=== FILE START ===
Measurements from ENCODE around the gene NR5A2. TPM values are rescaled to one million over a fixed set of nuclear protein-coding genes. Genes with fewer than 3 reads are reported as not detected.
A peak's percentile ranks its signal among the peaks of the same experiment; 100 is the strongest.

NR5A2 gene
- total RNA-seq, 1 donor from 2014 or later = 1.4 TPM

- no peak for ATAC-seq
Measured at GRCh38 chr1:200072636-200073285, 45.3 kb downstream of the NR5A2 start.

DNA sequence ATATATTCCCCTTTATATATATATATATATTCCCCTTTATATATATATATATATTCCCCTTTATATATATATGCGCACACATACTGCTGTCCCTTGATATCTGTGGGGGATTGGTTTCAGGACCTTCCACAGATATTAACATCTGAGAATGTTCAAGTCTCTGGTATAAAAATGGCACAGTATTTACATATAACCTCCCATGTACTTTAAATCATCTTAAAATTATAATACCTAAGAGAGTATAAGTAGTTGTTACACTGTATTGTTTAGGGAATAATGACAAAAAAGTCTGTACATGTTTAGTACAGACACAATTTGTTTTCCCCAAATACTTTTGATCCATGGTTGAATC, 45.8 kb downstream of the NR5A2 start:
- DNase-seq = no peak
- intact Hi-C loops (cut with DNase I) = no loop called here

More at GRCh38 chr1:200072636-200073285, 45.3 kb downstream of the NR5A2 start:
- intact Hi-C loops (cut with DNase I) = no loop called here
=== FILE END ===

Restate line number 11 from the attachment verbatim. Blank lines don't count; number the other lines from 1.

- intact Hi-C loops (cut with DNase I) = no loop called here